Stack Overflow is a community of 4.7 million programmers, just like you, helping each other.

Join them; it only takes a minute:

Sign up
Join the Stack Overflow community to:
  1. Ask programming questions
  2. Answer and help your peers
  3. Get recognized for your expertise

My application sends out some emails, and the image paths referenced in the e-mails need to vary depending on how the user accessed the page that is sending the email. I've used variations of the code before many times with no problem, but this is the first time I'm trying to do it in an MVC app:

var relImagePath = controllerContext.HttpContext.Response.ApplyAppPathModifier("~/Emails/Images");
var absImagePath = new Uri(controllerContext.HttpContext.Request.Url, relImagePath).AbsoluteUri;

The second line is throwing an NullReferenceException because HttpContext.Request.Url is null. How can that be?

Edit: I should note that I'm running this code in a thread pool thread separate from the one that processed the request. If I move this code back onto the thread executing the controller action, the url is there. For now, I've resorted to executing the code on the same thread.

share|improve this question
up vote 0 down vote accepted

The HttpContext might not always be accessible in threads. You will need to pass the required information to the thread:

var relImagePath = controllerContext.HttpContext.Response.ApplyAppPathModifier("~/Emails/Images");
var absImagePath = new Uri(controllerContext.HttpContext.Request.Url, relImagePath).AbsoluteUri;
new Thread(state => 
{  
    var imagePath = (string)state;
    // TODO ...
}).Start(absImagePath);

or if you are using the ThreadPool (only for short running tasks):

ThreadPool.QueueUserWorkItem(state =>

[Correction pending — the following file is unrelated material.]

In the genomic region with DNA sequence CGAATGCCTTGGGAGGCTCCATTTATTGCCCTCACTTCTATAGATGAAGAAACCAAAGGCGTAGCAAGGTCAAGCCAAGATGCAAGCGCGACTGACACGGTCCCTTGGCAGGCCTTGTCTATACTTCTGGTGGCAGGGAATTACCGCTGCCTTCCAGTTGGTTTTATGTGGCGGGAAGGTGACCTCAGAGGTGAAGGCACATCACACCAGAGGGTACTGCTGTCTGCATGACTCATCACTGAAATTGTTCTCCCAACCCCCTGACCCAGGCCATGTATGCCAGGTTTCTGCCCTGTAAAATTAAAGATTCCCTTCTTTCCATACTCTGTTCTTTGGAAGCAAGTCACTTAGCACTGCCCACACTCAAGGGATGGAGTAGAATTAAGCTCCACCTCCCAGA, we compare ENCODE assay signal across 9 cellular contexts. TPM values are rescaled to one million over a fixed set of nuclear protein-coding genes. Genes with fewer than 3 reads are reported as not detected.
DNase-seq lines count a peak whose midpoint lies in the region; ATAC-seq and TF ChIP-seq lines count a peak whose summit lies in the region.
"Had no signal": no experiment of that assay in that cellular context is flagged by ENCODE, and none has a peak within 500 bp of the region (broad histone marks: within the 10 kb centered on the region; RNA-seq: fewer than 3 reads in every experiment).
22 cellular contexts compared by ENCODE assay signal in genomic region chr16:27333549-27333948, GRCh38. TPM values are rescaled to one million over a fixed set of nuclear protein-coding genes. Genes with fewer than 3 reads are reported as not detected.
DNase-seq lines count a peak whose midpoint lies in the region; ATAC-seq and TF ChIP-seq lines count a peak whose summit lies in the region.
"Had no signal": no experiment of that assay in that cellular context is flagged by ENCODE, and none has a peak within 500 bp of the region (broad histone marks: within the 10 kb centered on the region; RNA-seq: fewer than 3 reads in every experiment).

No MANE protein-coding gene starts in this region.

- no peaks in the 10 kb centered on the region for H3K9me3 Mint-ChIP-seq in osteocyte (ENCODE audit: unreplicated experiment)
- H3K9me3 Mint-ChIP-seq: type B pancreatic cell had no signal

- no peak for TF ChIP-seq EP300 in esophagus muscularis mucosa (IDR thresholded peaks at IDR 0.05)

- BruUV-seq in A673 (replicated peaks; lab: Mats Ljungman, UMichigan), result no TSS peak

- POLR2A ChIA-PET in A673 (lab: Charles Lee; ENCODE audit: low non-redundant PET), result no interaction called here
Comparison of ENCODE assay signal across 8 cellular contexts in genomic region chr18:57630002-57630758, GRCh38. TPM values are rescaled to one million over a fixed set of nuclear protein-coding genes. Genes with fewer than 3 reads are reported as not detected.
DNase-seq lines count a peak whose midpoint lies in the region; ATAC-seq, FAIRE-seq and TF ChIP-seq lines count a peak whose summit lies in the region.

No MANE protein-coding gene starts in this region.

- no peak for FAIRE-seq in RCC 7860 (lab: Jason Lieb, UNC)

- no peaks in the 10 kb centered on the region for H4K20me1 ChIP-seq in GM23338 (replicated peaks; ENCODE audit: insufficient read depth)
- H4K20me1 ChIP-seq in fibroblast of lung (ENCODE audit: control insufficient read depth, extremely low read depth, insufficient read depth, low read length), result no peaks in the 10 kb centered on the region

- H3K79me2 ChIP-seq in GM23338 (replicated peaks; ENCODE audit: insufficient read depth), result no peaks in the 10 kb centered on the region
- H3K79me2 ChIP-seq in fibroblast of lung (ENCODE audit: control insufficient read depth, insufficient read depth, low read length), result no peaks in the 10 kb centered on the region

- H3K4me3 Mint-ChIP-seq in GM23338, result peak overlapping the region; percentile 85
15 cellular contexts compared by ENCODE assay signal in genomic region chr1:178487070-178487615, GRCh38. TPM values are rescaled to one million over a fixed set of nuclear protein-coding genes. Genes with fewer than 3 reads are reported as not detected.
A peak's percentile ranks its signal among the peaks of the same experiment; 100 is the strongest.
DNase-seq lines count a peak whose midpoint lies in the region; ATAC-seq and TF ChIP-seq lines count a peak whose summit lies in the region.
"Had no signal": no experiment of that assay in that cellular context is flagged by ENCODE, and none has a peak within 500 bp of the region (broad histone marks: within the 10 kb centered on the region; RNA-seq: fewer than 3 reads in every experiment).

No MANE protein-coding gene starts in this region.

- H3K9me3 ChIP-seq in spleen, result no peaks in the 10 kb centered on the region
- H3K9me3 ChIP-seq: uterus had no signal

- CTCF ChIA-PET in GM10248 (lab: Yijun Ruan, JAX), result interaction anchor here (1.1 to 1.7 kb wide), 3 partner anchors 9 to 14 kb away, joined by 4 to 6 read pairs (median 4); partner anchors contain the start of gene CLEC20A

{  
    var imagePath = (string)state;
    // TODO ...
}, absImagePath);
share|improve this answer

I would suppose that RequestContext grabs current HttpContext at the time you call controllerContext.HttpContext (since it asks RequestContext for the HttpContext), and I suppose that it may just ask HttpContext.Current, and that's why get null.

Try to grab controllerContext.HttpContext in the ASP.NET thread, save it and pass to your own thread, instead of controller context which asks for HttpContext at wrong time later.

That's my guess.

Also, http://csharpfeeds.com/post/5415/Dont_use_the_ThreadPool_in_ASP.NET.aspx

share|improve this answer
    
I suspect you're right about the timing of when the HttpContext is obtained. I'll look into that. However, I also wanted to comment on the article you linked to say that I strongly disagree with its' overall sentiment. Using the thread pool for long running tasks might be a sure fire way to bog down the ASP.NET worker queue, but for numerous short lived "fire and forget" type tasks, the thread pool is the perfect tool, and creating an unbounded number of other threads is almost never a good idea. – Chris Sep 15 '10 at 0:20

This override also seems to work:

protected new UrlHelper Url
        {
            get { return base.Url ?? (base.Url = new UrlHelper(ControllerContext.RequestContext)); }
            set { base.Url = value; }
        }
share|improve this answer

Your Answer

 
discard

By posting your answer, you agree to the privacy policy and terms of service.

Not the answer you're looking for? Browse other questions tagged or ask your own question.